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Mycobacterial spindle cell pseudotumour: epidemiology and clinical outcomes
  1. Maroun M Sfeir1,2,
  2. Audrey Schuetz3,
  3. Koen Van Besien4,
  4. Alain C Borczuk5,
  5. Rosemary Soave1,6,
  6. Stephen G Jenkins5,
  7. Thomas J Walsh1,6,7,8,
  8. Catherine B Small1,6
  1. 1Division of Infectious Diseases, Department of Medicine, Weill Cornell Medicine and New York Presbyterian Hospital, New York, New York, USA
  2. 2Department of Healthcare Policy and Research, Weill Cornell Medicine, New York, New York, USA
  3. 3Department of Pathology, Mayo Clinic, Rochester, New York, USA
  4. 4Division of Hematology/Oncology, Weill Cornell Medicine and New York Presbyterian Hospital, New York, New York, USA
  5. 5Department of Pathology, Weill Cornell Medicine and New York Presbyterian Hospital, New York, New York, USA
  6. 6Transplantation-Oncology Infectious Diseases Program, Weill Cornell Medicine and New York Presbyterian Hospital, New York, New York, USA
  7. 7Department of Pediatrics, Weill Cornell Medicine and New York Presbyterian Hospital, New York, New York, USA
  8. 8Department of Microbiology and Immunology, Weill Cornell Medicine and New York Presbyterian Hospital, New York, New York, USA
  1. Correspondence to Dr Maroun M Sfeir, Division of Infectious Diseases, Department of Medicine, Weill Cornell Medicine of Cornell University, New York, NY 10065, USA; mas9469{at}med.cornell.edu

Abstract

Introduction Mycobacterial spindle cell pseudotumour (MSP) is a rare disease characterised by tumour-like local proliferation of spindle-shaped histiocytes containing acid-fast positive mycobacteria. The aim of this literature review is to describe the clinical parameters and treatment outcomes of patients with MSP.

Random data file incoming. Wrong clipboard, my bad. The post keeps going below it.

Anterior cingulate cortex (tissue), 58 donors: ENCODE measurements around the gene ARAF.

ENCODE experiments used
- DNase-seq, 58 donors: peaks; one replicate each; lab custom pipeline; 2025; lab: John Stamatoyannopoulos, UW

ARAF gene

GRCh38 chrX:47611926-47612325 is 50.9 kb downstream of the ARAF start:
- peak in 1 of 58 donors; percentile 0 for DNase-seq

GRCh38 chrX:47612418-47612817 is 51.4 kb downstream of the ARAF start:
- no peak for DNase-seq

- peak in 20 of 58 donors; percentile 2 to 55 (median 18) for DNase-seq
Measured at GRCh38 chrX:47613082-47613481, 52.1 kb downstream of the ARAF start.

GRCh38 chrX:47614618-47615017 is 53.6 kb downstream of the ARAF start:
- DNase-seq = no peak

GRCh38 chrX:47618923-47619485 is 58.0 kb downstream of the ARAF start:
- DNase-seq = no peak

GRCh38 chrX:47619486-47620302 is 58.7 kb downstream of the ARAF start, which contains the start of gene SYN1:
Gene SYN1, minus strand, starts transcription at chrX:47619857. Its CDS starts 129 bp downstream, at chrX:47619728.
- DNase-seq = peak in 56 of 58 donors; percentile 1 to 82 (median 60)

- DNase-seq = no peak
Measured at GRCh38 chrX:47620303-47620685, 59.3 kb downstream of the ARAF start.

Methods A literature search was conducted using the search terms related to mycobacteria and spindle cell tumours. A previously unreported stem cell transplant recipient from our institution diagnosed with MSP was also included. Demographics, comorbidities, site of infection, treatment and clinical outcomes were analysed.

Results Fifty-one patients were analysed. Twenty-six (51%) had HIV infection. Mycobacterium avium complex was the most frequent organism isolated in 24 (47.1%) followed by Mycobacterium tuberculosis complex in eight (16%) cases. Lymph nodes were the most common site of infection (45.1%). Twenty (39.2%) patients received antimycobacterial agents, 12 (23.5%) underwent surgical resection and six (11.8%) received antimycobacterial agents plus surgery. Treatment was successful in 24 (47.1%) patients and failed in 15 (29.4%); 13 of these 15 patients died. Antimycobacterial therapy was significantly associated with successful outcome compared with surgical resection or no treatment (P<0.001).

Conclusion MSP is a rare condition associated primarily with immunodeficiencies. Antimycobacterial therapy is significantly associated with successful outcome.

  • mycobacteria
  • immunodeficiency
  • immunocomprised host
  • infections

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Footnotes

  • Handling editor Tony Mazzulli.

  • Funding This research received no specific grant from any funding agency in the public, commercial or not-for-profit sectors.

  • Competing interests None declared.

  • Patient consent Obtained.

  • Provenance and peer review Not commissioned; externally peer reviewed.

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